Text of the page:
Companies marketing functional foods or dietary supplements should be aware of the Federal Trade Commission’s new regime for using health-related advertising claims and the Food and Drug Administration’s heightened scrutiny of health-related front-of-package (FOP) labeling claims.
In two game-changing settlement orders, issued in July of this year, the FTC, for the first time, required that the companies under order (1) possess two clinical trials for weight loss claims and certain disease claims, (2) have FDA approval for most other disease claims, and (3) follow a new standard for relying on ingredient testing as claim substantiation. The FTC has indicated that it intends to include similar requirements in its future food and supplement orders, suggesting that these new standards soon could set the bar for all companies, regardless of whether they are under order or not.
Similarly, FDA has issued a series of warning letters challenging the use of nutrient content claims, health claims, and other health benefit claims in food and beverage product labeling. Recent FDA warning letters challenge a number of claims appearing on the principal display panel of food and beverage product labels, underscoring the agency’s enforcement and policy development priorities concerning the standards governing FOP labeling systems.
Kelley Drye's Advertising and Marketing practice group has prepared several articles to help companies navigate the new terrain successfully:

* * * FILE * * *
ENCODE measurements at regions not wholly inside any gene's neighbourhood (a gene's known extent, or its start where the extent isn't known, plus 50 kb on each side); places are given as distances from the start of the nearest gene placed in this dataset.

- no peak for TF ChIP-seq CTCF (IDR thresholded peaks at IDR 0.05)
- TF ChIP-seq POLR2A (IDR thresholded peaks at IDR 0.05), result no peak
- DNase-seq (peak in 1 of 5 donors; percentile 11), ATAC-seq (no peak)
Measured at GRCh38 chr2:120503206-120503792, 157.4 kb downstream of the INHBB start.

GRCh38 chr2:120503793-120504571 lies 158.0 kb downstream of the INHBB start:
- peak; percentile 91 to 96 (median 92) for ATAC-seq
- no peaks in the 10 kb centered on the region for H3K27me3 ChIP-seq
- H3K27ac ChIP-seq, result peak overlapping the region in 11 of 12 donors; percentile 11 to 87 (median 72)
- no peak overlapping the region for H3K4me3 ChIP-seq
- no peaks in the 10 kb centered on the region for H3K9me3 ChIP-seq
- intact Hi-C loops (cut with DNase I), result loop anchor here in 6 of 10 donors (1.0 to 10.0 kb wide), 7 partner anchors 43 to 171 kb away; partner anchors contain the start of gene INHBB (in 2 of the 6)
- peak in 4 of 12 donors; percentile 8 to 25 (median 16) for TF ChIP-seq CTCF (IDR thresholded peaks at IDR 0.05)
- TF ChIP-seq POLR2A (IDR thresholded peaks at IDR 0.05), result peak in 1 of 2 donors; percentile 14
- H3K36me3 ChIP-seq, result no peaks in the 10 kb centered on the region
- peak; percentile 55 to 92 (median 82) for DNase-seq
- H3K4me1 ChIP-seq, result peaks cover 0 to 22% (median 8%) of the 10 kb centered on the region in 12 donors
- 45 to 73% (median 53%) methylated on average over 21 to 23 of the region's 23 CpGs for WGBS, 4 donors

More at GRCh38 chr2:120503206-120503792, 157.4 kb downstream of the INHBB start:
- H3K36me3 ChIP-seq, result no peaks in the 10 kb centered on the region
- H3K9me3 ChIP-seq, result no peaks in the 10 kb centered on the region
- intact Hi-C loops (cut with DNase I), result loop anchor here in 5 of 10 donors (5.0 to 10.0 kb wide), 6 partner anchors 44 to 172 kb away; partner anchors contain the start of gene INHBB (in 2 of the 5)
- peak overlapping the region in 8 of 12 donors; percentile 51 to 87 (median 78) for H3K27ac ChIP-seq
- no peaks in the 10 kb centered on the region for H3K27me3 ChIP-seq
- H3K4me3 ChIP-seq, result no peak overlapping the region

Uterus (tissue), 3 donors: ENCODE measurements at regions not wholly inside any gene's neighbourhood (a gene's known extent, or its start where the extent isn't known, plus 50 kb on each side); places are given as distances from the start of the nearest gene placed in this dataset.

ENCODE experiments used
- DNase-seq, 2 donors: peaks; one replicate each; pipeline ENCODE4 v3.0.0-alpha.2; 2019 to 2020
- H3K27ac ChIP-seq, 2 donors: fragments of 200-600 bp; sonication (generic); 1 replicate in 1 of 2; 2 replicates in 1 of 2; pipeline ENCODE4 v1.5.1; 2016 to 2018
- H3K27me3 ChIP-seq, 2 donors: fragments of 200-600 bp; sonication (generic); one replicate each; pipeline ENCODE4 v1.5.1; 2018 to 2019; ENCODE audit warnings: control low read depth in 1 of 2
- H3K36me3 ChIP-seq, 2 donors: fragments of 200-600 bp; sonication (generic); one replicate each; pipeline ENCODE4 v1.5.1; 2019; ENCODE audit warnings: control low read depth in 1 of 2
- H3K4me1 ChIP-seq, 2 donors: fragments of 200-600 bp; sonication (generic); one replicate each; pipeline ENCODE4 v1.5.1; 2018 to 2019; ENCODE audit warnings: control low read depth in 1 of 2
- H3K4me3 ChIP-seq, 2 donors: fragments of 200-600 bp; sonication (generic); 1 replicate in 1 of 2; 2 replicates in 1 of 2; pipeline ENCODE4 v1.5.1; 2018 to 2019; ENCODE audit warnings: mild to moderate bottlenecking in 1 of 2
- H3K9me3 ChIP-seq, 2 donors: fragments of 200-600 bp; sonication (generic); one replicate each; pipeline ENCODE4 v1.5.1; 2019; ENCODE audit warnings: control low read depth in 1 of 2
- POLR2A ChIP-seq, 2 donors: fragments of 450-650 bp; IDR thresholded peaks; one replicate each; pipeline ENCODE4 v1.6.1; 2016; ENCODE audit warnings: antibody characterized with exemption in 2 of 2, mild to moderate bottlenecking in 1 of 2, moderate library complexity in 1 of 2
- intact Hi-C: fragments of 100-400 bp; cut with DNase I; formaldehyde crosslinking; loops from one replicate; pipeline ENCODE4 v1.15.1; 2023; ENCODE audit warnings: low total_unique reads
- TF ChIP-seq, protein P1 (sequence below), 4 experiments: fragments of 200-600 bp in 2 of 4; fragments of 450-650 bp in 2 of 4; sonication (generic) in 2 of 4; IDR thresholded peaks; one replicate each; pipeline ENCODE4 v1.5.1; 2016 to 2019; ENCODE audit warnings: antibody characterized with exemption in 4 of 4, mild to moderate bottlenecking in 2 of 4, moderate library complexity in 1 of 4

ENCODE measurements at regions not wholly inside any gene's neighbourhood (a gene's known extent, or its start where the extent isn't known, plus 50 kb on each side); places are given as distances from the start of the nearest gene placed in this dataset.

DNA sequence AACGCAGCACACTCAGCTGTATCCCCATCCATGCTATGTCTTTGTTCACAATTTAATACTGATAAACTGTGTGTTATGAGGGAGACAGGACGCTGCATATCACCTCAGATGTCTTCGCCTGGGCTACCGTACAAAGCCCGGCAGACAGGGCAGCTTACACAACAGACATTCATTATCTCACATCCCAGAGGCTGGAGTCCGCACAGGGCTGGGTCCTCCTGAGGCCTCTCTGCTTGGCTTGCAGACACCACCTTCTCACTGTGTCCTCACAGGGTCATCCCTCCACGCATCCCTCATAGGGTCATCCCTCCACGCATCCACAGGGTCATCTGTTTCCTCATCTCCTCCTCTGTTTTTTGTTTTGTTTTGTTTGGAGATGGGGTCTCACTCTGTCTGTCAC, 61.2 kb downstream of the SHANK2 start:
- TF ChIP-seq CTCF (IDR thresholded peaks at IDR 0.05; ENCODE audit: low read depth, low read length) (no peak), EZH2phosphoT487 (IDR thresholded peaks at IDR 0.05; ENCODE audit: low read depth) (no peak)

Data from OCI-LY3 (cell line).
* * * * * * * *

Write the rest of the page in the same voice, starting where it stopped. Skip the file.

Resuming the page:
- “The FTC’s New Take on Health-Related Advertising: What Companies Facing FTC Enforcement Need to Know” provides strategies for companies that are faced with FTC action and includes summaries and analysis that will be useful for anyone trying to wrap their head around the new standards.
- “Ingredient Testing for Food and Supplement Advertising Claims: Keeping Up with an Evolving Standard” presents a comparison of the old ingredient testing standard versus the new standard from the recent orders. This article also provides practical pointers for how to base claims on ingredient testing within FTC’s current guidance.
- “Marketing Nutrition & Health-Related Benefits of Food & Beverage Products: Enforcement, Litigation & Liability Issues” examines key developments over the past year and a half involving food and beverage product marketing claims. This examination suggests that FDA and FTC enforcement priorities have contributed to increasing liability trends associated with nutrition and health-related product benefit claims.
With increasing enforcement and litigation activity, food and supplement companies should stay informed about government scrutiny of health-related claims and the standards for competent and reliable scientific evidence.